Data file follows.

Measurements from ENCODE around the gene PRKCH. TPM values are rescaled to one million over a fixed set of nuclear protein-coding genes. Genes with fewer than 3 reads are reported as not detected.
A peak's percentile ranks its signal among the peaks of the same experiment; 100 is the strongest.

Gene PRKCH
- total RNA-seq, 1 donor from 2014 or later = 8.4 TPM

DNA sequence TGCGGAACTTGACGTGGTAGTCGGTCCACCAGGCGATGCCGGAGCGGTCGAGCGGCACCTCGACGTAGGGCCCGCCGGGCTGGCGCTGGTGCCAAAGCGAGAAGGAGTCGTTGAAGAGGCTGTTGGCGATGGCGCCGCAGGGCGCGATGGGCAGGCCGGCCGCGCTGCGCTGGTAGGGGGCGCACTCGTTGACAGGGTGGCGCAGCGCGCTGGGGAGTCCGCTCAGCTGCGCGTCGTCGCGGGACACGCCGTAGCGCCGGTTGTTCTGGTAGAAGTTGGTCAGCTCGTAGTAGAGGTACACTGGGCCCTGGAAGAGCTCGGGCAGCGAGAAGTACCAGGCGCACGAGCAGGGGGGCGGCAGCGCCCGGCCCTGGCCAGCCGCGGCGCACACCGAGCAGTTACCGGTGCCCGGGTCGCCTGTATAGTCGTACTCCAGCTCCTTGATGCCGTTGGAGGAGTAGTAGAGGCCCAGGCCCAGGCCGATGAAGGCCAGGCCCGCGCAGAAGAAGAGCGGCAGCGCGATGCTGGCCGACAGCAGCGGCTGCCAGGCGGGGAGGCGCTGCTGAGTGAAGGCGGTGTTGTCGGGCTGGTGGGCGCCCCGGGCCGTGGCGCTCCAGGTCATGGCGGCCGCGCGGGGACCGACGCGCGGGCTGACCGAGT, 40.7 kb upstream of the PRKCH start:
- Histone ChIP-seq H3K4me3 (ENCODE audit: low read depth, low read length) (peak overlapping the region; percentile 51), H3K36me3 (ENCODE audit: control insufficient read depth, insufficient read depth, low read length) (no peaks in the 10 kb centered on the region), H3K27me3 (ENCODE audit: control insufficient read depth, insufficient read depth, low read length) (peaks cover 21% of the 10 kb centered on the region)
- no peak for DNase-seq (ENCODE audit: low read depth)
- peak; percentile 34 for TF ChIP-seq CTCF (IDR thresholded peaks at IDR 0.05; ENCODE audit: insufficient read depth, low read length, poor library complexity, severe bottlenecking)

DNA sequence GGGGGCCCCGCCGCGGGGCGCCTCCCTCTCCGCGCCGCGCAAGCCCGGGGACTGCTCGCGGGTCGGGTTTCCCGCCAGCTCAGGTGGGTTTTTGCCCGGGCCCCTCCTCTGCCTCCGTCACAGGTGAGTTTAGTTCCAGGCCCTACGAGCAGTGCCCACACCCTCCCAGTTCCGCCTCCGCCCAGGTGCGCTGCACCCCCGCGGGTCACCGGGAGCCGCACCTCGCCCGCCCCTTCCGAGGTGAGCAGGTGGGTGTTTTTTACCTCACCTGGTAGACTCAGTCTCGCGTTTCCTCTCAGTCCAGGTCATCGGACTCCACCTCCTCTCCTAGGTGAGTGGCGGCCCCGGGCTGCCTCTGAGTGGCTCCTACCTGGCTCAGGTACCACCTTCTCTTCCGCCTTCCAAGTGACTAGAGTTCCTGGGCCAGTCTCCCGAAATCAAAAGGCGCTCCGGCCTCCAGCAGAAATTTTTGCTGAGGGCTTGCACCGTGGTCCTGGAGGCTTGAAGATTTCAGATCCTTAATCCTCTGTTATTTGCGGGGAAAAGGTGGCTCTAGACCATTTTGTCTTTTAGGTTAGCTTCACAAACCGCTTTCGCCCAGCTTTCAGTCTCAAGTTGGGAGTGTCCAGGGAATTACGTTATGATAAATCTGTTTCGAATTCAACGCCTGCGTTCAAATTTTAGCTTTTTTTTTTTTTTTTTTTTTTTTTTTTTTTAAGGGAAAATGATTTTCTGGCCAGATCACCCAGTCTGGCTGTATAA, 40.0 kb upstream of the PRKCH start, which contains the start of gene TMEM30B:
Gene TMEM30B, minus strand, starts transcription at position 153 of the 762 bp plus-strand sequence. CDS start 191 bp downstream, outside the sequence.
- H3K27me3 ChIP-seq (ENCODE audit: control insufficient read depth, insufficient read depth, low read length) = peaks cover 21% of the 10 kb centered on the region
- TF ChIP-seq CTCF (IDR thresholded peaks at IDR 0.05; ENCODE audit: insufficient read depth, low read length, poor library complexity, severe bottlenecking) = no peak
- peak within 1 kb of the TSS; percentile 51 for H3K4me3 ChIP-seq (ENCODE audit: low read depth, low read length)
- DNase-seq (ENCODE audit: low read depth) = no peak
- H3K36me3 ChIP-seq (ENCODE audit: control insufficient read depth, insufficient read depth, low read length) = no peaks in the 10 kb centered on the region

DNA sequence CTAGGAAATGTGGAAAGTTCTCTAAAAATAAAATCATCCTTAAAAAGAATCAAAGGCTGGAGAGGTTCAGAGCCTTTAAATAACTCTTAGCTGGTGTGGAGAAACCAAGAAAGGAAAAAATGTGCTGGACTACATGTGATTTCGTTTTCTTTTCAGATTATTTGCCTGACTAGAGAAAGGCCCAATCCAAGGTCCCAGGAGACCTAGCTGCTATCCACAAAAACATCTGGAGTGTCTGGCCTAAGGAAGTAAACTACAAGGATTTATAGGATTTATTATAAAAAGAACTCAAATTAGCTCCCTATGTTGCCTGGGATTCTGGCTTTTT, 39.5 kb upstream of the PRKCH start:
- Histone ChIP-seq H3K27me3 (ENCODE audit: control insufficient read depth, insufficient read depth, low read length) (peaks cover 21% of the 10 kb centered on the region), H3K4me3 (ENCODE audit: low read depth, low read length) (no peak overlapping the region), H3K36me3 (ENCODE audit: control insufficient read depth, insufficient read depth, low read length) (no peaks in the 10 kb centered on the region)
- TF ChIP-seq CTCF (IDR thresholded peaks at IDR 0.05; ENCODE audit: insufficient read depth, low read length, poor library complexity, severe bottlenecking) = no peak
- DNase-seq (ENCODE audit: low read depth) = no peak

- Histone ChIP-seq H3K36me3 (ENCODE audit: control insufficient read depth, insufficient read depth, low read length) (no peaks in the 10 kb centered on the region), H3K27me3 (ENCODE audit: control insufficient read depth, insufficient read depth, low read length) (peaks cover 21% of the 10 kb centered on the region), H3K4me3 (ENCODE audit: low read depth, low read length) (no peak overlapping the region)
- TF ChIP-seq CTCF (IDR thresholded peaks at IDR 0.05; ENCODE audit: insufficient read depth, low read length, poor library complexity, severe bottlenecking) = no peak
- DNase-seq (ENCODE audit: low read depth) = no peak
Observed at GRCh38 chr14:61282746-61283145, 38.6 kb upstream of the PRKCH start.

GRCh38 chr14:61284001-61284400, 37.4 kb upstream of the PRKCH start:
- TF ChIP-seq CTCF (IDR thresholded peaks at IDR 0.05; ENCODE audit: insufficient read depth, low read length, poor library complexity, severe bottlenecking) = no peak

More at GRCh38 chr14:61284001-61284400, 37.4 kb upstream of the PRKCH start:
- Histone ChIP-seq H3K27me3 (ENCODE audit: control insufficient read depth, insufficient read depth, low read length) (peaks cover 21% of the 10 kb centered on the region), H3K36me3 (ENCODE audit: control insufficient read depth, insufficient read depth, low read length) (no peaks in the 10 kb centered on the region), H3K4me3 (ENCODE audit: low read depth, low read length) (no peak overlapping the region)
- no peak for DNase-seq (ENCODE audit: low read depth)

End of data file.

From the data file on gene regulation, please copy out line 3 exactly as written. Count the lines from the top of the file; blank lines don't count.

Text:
Gene PRKCH